Let’s say your neighbor’s house sold in about 15 minutes for way over the asking price. His house had a bit of a view and yours has none. But your house seems fairly priced, the inventory is low and yet your home is unsold. Why isn’t your home selling when others are?

If you’re selling in what you hear is a sizzling market, it’s easy to lull yourself into false expectations. Are all home sellers in your area really selling their homes in a flash? Probably not.

It’s hard to decipher what’s really going on. Real estate is a hot topic of conversation. Neighborhood gossip is prone to exaggeration. Two offers can turn into five as news of a new sale travels through the rumor mill.

HOME SELLER TIP: To find out what really is going on requires a fact-finding foray that’s best done with the help of your listing agent. Ask your agent to provide you with a list of all the homes in your price range that were listed around the time your home went on the market, and all those that have come on the market since then.

How many of these listings are pending or sold? How long did they take to sell? This data is easily retrievable from the Multiple Listing Service (MLS). Then find out if the pending and sold listings received multiple offers, or only one? This information isn’t readily available from the MLS, so your agent will have to ask other listing agents for the information.

The next step is to compare the list price and amenities of your home with the listings that sold. If you see a big discrepancy between your price and your competitor’s prices, and you’re on the high side, the answer to why you’re home isn’t selling is simple. Your asking price is too high for the market.

This fact may be hard to accept, particularly if you thought you’d priced your house right for the market to begin with. However, the market is dynamic, not static. As market factors change, so will the value of your home.

Increased inventory, which we’re starting to see in some markets, can account for a slow down in the time it takes for listings to sell. If you selected a list price based on comparable sales from a few months ago, when there was a shortage of homes for sale relative to buyer demand, those sale prices may be higher than you can expect given current market conditions.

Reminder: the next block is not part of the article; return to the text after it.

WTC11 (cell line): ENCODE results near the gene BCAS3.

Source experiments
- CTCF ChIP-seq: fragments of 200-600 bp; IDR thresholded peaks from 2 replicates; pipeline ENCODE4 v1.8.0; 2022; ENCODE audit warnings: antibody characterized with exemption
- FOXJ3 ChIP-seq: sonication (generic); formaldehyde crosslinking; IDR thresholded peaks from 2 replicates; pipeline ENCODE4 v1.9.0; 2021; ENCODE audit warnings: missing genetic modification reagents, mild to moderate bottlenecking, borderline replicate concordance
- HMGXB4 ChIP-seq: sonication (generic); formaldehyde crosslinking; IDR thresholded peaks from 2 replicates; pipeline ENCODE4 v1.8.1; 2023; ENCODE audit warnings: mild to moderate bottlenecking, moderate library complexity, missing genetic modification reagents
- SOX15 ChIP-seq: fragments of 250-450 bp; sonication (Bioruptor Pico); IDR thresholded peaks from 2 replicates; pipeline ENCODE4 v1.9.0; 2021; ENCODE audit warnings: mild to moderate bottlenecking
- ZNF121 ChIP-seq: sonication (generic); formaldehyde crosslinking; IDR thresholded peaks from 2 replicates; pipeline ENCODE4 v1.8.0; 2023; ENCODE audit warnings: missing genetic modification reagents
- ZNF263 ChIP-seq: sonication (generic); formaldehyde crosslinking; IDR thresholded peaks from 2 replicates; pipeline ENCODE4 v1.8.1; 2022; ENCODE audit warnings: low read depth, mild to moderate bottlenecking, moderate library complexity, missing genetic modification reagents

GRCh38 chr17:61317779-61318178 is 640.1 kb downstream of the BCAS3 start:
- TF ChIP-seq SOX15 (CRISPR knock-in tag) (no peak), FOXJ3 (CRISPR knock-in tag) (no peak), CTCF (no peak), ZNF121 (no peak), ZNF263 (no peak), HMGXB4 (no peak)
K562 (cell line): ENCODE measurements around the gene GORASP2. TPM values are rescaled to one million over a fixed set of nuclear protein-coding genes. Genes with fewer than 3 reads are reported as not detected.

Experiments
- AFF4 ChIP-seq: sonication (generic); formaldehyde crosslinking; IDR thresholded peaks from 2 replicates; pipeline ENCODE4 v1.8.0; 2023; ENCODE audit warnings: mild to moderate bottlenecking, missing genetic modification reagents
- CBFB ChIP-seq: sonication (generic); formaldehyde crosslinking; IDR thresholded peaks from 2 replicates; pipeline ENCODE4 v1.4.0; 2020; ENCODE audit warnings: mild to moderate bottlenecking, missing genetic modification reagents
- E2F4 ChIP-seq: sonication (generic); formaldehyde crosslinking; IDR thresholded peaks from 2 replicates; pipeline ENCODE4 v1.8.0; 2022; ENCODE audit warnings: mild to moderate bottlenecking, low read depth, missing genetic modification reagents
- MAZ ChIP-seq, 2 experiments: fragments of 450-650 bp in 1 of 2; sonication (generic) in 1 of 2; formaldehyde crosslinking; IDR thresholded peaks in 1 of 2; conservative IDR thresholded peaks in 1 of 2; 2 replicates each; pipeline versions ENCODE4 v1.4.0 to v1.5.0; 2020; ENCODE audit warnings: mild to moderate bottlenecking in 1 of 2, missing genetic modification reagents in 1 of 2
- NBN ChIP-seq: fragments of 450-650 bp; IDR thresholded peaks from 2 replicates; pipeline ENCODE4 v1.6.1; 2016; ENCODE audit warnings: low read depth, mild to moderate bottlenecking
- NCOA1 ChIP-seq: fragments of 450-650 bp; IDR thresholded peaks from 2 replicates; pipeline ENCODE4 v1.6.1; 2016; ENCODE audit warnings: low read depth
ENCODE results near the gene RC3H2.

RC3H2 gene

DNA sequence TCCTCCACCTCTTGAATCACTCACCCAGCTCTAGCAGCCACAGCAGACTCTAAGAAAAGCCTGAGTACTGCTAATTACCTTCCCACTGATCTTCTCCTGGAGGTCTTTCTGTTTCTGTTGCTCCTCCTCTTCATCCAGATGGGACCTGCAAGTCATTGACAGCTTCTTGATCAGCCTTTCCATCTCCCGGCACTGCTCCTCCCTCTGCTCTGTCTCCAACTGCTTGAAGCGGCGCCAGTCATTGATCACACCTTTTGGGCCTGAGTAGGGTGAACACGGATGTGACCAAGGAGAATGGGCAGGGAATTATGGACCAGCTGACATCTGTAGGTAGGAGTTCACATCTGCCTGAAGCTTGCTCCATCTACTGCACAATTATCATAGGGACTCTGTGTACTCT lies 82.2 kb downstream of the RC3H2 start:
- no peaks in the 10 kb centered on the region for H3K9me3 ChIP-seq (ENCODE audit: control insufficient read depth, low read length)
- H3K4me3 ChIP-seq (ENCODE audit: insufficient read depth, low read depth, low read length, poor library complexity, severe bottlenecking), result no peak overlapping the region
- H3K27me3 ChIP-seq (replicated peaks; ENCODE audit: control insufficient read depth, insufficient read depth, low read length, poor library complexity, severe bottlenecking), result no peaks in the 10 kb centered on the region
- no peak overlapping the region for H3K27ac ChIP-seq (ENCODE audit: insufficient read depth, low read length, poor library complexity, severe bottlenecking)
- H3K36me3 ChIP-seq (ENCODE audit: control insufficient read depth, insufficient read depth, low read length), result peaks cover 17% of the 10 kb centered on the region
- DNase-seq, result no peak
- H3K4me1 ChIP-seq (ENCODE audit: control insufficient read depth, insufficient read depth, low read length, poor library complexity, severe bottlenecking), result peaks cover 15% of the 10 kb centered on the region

Also make sure that you use sales data that is truly comparable. For example, in Oakland, Calif., listings in the Rockridge neighborhood tend to sell for higher prices than similar-sized listings in the Montclair neighborhood. Sales in these two areas aren’t comparable when it comes to price.

After analyzing the factual data, you may find that your price isn’t out of line for the market. In this case, you should re-evaluate your marketing plan to make sure that it provides full exposure to the market. It you find that your agent isn’t making your listing a priority let her know what you expect.

Also, ask your agent to talk with the buyer’s agents who have shown your home. This will give you valuable feedback regarding why their buyers turned your home down. It may be because of a fixable condition that you can do something about, like a garish paint color or pet odor.

THE CLOSING: If the common theme is that there’s something about your home that buyers can’t live with, like traffic noise or no yard, you should seriously consider reducing your list price. Everything sells at the right price.

Dian Hymer is author of “House Hunting, The Take-Along Workbook for Home Buyers” and “Starting Out, The Complete Home Buyer’s Guide,” Chronicle Books.


What’s your opinion? Send your Letter to the Editor to opinion@inman.com.

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